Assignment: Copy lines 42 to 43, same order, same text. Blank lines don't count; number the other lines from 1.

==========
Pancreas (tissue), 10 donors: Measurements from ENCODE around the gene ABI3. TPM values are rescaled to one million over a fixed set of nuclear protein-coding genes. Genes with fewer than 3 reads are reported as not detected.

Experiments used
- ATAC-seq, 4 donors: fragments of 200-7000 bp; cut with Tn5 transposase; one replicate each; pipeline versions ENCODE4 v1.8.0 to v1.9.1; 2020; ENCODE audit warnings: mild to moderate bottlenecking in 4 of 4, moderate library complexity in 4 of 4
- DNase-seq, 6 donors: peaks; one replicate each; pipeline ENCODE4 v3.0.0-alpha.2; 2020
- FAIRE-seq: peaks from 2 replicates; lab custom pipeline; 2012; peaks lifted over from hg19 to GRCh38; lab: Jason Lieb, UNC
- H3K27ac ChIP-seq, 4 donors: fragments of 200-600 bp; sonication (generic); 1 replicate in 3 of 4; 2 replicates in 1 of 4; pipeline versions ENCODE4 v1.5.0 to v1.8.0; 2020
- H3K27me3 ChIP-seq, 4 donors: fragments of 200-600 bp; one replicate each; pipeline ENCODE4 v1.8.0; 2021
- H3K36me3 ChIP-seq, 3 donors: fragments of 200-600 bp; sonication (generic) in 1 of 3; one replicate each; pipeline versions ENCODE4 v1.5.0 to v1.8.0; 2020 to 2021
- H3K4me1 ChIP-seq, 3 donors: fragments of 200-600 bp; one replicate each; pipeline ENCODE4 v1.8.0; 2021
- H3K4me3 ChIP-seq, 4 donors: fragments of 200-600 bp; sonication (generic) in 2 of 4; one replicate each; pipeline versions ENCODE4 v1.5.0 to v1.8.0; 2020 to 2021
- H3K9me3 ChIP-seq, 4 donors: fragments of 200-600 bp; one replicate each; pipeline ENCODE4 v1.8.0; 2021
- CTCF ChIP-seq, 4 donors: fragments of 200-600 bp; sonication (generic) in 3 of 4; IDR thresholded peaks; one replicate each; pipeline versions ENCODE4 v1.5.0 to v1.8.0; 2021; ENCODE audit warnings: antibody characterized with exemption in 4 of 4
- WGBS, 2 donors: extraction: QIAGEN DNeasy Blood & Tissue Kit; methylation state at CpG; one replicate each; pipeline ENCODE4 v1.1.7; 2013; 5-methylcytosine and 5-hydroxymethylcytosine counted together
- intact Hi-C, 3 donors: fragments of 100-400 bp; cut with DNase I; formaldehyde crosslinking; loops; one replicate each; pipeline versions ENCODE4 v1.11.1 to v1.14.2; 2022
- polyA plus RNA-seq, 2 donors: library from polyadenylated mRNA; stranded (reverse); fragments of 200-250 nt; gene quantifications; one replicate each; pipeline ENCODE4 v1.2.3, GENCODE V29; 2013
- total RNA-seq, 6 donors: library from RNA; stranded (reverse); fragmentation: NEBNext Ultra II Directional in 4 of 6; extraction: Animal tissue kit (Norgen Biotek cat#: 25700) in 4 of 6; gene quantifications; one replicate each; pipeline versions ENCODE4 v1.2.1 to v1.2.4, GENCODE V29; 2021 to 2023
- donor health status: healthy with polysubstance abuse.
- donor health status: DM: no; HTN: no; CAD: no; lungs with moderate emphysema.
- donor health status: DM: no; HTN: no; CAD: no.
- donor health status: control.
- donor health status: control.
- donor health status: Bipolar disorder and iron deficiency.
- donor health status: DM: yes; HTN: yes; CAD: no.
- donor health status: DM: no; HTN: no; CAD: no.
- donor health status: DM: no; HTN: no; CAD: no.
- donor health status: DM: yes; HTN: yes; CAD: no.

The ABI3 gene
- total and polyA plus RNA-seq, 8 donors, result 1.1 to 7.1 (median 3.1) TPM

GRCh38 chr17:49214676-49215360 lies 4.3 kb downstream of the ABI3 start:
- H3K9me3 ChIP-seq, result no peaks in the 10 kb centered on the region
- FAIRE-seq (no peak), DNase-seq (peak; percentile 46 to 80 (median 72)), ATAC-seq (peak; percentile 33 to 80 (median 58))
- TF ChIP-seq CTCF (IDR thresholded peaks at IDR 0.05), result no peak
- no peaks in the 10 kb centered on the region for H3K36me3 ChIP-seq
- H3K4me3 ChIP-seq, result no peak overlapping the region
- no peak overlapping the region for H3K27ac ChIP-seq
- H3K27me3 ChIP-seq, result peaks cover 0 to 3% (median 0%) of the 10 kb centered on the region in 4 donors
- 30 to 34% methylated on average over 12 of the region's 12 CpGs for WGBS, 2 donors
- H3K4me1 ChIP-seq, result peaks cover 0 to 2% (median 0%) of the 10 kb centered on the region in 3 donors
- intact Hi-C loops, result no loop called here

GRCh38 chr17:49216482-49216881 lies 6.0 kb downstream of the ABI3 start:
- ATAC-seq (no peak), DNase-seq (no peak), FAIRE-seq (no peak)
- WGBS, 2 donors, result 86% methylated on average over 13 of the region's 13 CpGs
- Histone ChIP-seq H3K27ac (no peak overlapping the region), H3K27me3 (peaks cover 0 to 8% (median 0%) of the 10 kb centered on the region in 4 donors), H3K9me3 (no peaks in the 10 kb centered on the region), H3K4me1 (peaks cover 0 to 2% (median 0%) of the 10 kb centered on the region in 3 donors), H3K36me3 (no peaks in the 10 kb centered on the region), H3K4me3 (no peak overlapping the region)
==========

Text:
- WGBS, 2 donors, result 86% methylated on average over 13 of the region's 13 CpGs
- Histone ChIP-seq H3K27ac (no peak overlapping the region), H3K27me3 (peaks cover 0 to 8% (median 0%) of the 10 kb centered on the region in 4 donors), H3K9me3 (no peaks in the 10 kb centered on the region), H3K4me1 (peaks cover 0 to 2% (median 0%) of the 10 kb centered on the region in 3 donors), H3K36me3 (no peaks in the 10 kb centered on the region), H3K4me3 (no peak overlapping the region)